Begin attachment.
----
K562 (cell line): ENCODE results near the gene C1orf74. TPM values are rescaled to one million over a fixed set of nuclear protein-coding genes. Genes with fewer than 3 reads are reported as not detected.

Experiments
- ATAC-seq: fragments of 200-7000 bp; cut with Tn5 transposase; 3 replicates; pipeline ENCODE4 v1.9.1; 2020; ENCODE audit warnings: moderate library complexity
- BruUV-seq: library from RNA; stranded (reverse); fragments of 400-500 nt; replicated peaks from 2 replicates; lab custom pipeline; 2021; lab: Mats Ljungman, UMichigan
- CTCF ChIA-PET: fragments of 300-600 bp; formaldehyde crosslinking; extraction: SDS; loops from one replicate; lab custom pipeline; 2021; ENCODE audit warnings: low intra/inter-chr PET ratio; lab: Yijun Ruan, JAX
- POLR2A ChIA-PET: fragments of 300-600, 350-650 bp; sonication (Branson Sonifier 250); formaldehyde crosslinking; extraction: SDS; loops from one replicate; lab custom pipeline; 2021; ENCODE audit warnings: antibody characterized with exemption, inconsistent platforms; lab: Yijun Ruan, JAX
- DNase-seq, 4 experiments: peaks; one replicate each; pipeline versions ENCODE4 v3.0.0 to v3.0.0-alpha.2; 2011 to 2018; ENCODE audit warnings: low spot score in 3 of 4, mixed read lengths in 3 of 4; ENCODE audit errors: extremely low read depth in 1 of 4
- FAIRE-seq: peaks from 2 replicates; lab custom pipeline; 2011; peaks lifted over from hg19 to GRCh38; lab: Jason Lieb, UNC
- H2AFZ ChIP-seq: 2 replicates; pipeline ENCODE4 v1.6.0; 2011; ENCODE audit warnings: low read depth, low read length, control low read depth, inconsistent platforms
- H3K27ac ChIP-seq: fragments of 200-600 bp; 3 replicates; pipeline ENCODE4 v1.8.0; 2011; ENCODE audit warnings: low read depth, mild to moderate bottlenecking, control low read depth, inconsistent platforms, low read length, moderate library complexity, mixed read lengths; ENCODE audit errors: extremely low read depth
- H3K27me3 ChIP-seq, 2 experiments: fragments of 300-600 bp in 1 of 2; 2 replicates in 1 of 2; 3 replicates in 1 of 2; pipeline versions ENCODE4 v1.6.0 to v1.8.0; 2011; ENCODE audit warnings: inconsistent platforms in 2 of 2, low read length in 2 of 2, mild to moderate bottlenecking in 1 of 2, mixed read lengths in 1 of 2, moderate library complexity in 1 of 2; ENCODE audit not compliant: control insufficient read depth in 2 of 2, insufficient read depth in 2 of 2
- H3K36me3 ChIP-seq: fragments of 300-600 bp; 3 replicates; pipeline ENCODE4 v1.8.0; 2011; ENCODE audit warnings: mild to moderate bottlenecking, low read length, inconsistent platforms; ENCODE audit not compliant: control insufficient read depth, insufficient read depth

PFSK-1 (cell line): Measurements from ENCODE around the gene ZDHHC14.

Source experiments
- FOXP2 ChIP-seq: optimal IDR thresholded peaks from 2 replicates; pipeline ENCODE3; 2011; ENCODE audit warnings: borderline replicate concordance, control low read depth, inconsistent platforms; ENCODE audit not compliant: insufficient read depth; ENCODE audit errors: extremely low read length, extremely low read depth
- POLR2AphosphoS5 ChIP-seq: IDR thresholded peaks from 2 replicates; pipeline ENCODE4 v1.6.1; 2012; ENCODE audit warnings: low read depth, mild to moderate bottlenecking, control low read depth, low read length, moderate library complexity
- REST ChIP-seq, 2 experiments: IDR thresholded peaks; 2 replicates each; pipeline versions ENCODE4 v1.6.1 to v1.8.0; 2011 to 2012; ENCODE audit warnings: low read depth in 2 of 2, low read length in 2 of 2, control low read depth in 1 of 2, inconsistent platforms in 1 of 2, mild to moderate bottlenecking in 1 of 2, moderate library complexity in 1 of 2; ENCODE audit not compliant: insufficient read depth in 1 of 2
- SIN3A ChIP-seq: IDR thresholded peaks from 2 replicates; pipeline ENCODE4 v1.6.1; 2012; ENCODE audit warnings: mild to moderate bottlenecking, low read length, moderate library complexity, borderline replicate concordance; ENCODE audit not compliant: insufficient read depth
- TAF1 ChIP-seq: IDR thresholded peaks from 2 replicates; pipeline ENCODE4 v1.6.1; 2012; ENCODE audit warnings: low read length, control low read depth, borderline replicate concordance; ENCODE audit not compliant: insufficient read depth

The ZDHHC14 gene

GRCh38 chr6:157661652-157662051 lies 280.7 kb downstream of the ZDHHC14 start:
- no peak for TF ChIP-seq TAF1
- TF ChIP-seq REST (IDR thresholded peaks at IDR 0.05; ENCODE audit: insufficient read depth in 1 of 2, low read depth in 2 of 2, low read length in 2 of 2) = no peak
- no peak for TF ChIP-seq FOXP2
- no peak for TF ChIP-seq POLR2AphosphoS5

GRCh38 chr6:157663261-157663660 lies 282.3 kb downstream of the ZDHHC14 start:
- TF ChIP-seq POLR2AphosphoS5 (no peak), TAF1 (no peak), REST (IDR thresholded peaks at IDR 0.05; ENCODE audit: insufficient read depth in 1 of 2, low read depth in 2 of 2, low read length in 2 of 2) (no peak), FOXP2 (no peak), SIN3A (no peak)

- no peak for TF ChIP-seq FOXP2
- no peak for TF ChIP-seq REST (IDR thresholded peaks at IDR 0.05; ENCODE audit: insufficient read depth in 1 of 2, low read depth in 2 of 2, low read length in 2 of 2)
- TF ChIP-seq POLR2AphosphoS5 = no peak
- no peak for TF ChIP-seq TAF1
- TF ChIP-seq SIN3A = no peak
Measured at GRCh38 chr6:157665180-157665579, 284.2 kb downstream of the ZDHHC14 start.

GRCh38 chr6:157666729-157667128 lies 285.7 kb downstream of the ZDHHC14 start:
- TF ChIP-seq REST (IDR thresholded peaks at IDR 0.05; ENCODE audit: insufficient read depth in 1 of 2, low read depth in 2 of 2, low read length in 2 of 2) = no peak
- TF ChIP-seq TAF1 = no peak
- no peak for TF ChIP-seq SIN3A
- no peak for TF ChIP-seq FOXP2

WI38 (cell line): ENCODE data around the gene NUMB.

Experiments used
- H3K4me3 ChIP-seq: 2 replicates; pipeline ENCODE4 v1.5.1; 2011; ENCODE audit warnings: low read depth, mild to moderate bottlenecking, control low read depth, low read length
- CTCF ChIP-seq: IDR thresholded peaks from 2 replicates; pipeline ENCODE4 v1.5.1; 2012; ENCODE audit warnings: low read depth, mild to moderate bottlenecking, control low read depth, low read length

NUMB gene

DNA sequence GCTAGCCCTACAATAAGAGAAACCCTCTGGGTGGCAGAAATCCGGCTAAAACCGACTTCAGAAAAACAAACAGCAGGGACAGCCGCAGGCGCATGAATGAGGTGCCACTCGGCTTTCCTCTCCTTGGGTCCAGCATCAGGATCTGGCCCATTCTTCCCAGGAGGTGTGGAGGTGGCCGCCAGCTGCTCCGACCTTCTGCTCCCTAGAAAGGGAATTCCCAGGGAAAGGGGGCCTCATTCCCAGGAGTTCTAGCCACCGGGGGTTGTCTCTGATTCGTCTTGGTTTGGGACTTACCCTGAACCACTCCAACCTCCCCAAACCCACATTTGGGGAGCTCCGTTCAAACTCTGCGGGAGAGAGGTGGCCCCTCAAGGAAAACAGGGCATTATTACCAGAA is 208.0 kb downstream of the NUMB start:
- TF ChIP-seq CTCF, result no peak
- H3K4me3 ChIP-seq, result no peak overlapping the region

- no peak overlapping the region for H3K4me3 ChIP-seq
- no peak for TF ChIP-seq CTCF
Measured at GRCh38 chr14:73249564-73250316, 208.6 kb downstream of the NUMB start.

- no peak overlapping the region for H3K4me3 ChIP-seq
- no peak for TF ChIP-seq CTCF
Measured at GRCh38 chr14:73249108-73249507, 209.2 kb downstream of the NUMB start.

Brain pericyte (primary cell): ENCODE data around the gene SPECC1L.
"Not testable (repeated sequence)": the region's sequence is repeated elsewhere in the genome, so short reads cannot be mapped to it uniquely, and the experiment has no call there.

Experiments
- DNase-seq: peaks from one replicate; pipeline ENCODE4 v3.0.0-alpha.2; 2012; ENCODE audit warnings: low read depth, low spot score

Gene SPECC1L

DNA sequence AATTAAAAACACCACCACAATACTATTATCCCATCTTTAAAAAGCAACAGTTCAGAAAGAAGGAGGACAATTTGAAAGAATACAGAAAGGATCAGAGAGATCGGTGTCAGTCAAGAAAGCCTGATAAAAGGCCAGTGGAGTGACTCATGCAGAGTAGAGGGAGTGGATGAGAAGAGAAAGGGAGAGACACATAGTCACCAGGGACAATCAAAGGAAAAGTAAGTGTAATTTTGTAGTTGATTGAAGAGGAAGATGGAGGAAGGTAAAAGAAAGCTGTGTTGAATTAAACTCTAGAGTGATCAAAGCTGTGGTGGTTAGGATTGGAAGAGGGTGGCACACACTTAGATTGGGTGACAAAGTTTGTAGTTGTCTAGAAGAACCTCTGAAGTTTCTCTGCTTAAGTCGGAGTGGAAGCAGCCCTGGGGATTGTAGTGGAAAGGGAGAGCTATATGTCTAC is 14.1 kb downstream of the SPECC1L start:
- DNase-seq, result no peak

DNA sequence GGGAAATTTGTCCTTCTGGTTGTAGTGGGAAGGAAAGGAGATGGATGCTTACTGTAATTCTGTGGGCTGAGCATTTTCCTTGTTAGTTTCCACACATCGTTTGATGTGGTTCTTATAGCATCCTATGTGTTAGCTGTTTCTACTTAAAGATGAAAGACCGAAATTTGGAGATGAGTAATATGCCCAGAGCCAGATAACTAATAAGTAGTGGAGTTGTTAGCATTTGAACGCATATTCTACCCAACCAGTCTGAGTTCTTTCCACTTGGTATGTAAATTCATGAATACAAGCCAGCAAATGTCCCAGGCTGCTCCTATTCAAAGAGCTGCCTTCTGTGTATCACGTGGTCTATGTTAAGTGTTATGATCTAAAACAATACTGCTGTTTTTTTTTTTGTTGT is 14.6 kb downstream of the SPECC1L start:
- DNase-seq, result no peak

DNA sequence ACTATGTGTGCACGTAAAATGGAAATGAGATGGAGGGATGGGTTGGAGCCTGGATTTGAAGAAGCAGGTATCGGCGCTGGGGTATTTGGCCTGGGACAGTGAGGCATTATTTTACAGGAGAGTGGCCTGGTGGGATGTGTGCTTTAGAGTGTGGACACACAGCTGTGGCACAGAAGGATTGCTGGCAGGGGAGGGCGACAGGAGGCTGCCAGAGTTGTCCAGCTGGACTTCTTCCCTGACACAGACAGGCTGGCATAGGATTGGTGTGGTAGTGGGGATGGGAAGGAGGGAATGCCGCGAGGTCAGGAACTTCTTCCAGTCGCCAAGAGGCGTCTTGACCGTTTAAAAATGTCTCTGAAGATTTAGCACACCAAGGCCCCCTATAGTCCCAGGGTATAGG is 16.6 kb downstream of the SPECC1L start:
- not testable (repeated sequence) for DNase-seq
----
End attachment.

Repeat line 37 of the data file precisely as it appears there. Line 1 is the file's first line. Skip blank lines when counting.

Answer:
- no peak for TF ChIP-seq SIN3A